Co-host of performance analysis podcast Running the Numbers, Sam Larner, has dived into the Matchstats powered by AWS, to give his analysis of the five rounds of the 2021 Guinness Six Nations.
We are almost at the end of the 2021 Guinness Six Nations and it has been an incredible Championship. Wales were denied a Grand Slam in a match for the ages in Paris but that was far from the only noteworthy game of the Championship.
England against France just a week earlier might have been the match of the year were it not for Les Bleus’ performance a week later. And it was a very different game but the Calcutta Cup matchup in the opening round was a barnstorming way to kick off five, or six, weekends of rugby.
With 14 of the 15 games in the bag we can take a look back at some of the statistical highlights of this Championship, as well as the races for some alternative titles.
PLAY TO THE WHISTLE
Discipline has been a major focus of the Championship this year and one of the most scrutinised teams have been England.
Their performances against Wales and Ireland, both losses, were held up as examples of how a team can lose a match themselves by giving away endless penalties.
As a whole though, discipline has been worse this year than it was last. Only France have conceded fewer penalties in 2021 than they did in 2020. The make-up of the penalties has been interesting though.
In 2020 the most frequently penalised part of play was the tackle. Last year there were 3.1 penalties for high tackles, late tackles etc. That was followed by ruck penalties, 2.2 per match, and scrum penalties, 1.4 per match.
In 2021 that has flipped considerably. Ruck penalties now top the charts, 4.9, followed by scrum, 1.5, and offside, 1.1. This change has impacted all teams but arguably none more so than England.
England have given away 4.2 penalties more per match in 2021 than they did in 2020. That equates to 21 more total penalties. Bar an incredibly penalty-filled match in Paris on Friday, England will finished tied as the most penalised team alongside Italy.
Both teams have given away 67 penalties in the Championship but Italy have received seven yellow cards to just one for England. This statistic provides hope for England. Yellow cards are given for either acts of dangerous play or repeated defensive, or scrummaging, penalties.
Italy frequently find themselves inside their own 22, defending wave upon wave of opposition attack. Penalties will come in that situation.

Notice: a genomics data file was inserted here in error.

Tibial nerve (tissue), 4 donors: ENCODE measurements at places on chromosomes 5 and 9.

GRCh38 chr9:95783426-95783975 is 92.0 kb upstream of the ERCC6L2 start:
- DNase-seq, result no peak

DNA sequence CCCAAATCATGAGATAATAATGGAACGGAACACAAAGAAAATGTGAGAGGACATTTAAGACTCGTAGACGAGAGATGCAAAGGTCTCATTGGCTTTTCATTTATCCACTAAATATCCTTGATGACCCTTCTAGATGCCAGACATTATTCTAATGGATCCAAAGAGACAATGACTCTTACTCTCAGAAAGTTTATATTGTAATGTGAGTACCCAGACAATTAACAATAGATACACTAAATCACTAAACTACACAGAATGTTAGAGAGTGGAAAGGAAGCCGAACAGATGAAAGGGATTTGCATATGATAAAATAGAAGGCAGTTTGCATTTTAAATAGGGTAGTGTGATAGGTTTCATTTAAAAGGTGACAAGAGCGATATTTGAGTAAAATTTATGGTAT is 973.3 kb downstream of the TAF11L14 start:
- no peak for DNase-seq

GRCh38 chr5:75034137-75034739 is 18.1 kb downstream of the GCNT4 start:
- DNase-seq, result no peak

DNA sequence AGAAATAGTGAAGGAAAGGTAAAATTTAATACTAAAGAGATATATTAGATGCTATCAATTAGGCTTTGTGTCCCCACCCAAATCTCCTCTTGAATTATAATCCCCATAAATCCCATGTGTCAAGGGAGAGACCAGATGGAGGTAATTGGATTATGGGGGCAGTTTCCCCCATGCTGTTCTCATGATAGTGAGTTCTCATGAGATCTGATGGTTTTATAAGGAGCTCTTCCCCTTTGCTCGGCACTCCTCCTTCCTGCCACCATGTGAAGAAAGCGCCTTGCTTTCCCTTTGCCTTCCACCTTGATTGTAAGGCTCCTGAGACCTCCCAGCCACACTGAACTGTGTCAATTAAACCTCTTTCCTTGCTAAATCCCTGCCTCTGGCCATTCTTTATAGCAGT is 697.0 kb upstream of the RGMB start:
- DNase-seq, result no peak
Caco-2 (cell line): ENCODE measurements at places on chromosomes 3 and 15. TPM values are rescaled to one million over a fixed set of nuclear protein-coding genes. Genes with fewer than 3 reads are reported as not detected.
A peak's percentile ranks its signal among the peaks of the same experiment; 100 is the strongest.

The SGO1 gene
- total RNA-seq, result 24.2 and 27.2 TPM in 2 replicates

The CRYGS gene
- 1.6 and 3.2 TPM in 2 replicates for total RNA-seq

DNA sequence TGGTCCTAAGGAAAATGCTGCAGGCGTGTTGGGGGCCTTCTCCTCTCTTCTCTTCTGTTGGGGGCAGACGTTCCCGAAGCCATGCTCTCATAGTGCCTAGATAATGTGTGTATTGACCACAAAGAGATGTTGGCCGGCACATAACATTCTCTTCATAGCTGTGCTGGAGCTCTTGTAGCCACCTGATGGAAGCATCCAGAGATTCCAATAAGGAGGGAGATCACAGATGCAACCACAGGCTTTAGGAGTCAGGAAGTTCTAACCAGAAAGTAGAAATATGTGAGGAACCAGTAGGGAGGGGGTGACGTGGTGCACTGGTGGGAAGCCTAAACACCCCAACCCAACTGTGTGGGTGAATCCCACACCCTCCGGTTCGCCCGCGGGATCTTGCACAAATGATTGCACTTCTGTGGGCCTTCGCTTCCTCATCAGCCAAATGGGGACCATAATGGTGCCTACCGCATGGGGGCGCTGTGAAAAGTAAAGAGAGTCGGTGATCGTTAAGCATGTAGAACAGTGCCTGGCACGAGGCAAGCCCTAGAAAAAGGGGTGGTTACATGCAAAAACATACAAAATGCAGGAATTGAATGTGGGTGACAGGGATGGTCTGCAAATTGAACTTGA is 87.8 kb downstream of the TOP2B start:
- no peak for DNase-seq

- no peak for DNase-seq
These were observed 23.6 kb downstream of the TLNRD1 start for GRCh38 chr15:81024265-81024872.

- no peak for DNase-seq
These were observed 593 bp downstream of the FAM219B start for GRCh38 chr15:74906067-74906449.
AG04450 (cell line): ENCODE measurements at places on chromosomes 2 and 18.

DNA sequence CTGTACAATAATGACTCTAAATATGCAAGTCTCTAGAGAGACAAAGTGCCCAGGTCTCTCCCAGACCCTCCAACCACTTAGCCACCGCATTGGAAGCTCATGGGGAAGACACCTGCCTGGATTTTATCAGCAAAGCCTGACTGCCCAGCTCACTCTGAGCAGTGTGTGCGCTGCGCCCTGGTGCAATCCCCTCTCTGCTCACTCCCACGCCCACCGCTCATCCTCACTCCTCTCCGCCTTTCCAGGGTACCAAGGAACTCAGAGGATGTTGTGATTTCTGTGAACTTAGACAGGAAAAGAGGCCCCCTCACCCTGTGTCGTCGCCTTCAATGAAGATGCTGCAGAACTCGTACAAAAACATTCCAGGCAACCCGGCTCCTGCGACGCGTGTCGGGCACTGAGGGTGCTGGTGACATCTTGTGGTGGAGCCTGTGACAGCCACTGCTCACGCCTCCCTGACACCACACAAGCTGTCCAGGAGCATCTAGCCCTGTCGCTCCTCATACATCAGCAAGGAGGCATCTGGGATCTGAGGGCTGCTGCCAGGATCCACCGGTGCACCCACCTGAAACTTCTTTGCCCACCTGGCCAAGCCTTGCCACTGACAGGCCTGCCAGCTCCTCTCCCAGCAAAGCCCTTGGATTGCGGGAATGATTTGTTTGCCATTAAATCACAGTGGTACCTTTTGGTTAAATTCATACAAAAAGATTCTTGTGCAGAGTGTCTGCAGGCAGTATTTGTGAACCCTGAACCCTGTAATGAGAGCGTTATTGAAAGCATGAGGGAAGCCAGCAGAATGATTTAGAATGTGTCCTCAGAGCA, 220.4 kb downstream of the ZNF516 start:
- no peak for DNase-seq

The solution for Italy is much more complicated. For England, it is quite straightforward. The majority of their penalties come at the ruck, 34 to be precise.
But we can use the AWS Infringement Flow metrics to see that 21 of those penalties come in attacking situations, from not releasing, entering from the side, or going off their feet.
It should be much easier for England to fix getting to rucks quicker, something they had no problem with last year.
The other good news for England is that last year they committed the most foul-play penalties (10) this year they are the only team to commit none.
It has been a difficult Championship for England but at least we can pinpoint the issue.
SUPPORT IS THE KEY
Every great visible action on a rugby pitch usually comes off the back of a number of invisible actions.
The linebreak by the winger might only have been possible because of the excellent clearout from the second row which created quick ball. We can make the invisible visible by looking at ruck arrivals.
Tomas Francis of Wales is the most active ruck hitter in the Championship and the only player to hit more than one every two minutes.
Francis and Taulupe Faletau have played near enough the same amount of minutes, Faletau just 56 minutes longer. In that time Faletau has carried 66 times for 357 metres, both Championship top tens.
Francis has carried just eight times for 28m. Now we know the hidden work that Francis has been doing, it all becomes clearer.
Faletau is one of the best ball-carriers in the world. The Welsh coaching staff correctly decided that it would be foolish for Faletau to sacrifice some of his carries for a more democratic share of ruck-hitting work.
Regardless of whether Wales finish first or second in this Championship, the hidden work done by Francis will be just as crucial as the very visible work done by Faletau.
With one game left to play, some of the stat categories are still up for grabs. Metres gained is currently led by England’s Elliot Daly on 434m but Scotland’s Duhan Van der Merwe is just 2m behind.
Should the Scottish winger gain 67m or more on Friday night not only will he move into first place he will also have gained the most metres in the last three years.
Antoine Dupont currently leads the offload category with seven but he is being chased by Stuart Hogg who has one fewer.
Gregory Alldritt and Julien Marchand could also catch those two, the pair of Frenchman currently have five offloads each. If Dupont does not top this category it would be the first time in three years.
Finally, Dupont also leads the try assists category with four but he is closely followed by Ali Price and Stuart Hogg, on three and two respectively.
Dupont won in 2020 but it was Scottish victory in 2019 thanks to Finn Russell.
Each week we will call out one player whose value might not have been clear when looking at the traditional stats.
This week the AWS advanced stats led us to pick Scotland’s David Cherry. The hooker hit 32 attacking rucks, more than any other player this round.
He also carried seven times and made five tackles in addition to scoring two tries. He did that in just 49 minutes!